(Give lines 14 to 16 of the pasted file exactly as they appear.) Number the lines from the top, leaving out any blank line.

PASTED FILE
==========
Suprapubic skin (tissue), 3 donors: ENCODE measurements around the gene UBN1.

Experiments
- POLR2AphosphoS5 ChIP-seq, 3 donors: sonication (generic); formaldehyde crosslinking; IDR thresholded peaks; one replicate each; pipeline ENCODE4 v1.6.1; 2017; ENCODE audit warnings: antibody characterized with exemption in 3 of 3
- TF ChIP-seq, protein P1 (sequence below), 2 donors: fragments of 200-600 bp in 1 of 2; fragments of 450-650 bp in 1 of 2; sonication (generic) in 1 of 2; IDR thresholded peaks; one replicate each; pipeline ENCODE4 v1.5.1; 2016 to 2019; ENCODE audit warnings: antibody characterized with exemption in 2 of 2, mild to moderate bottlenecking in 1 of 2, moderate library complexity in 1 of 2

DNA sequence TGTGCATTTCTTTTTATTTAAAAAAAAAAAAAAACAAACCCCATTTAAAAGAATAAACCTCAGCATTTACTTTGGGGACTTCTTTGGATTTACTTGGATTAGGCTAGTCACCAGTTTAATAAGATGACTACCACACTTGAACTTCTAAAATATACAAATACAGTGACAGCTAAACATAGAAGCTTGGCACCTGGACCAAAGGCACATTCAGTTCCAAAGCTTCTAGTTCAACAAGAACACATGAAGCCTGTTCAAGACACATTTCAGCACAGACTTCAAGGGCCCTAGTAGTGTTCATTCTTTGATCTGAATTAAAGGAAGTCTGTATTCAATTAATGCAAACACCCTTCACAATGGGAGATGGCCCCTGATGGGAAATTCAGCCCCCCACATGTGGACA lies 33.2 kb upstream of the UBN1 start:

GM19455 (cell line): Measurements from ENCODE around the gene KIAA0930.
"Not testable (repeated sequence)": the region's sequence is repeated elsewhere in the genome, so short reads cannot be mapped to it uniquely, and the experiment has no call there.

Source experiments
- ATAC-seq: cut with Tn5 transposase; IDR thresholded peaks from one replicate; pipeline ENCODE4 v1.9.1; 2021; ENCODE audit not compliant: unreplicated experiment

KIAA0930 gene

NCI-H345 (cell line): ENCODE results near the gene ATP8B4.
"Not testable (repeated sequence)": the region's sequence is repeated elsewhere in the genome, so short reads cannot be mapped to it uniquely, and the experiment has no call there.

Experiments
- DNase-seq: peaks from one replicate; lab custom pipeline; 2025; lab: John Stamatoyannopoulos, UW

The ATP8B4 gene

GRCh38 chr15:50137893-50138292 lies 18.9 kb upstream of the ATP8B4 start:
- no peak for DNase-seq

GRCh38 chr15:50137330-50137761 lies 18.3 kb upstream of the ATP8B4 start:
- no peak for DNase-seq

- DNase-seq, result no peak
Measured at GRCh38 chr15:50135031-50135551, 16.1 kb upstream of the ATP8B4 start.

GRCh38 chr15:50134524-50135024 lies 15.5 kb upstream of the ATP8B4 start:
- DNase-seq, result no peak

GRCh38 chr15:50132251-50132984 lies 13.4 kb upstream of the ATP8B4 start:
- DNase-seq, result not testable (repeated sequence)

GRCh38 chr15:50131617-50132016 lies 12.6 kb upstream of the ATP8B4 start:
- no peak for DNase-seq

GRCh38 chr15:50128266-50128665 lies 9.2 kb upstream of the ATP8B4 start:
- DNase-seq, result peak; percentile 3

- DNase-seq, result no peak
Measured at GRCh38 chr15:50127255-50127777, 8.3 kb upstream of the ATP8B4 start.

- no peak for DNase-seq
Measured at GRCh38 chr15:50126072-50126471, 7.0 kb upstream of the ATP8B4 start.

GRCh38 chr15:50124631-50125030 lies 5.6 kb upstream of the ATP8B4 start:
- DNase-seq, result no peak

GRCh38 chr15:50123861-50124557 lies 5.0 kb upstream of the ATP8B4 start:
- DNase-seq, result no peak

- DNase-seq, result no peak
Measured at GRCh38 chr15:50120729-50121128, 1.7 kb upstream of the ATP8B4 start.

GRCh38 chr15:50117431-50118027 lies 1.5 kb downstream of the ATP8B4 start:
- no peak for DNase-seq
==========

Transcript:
- DNase-seq: peaks from one replicate; lab custom pipeline; 2025; lab: John Stamatoyannopoulos, UW

The ATP8B4 gene

GRCh38 chr15:50137893-50138292 lies 18.9 kb upstream of the ATP8B4 start: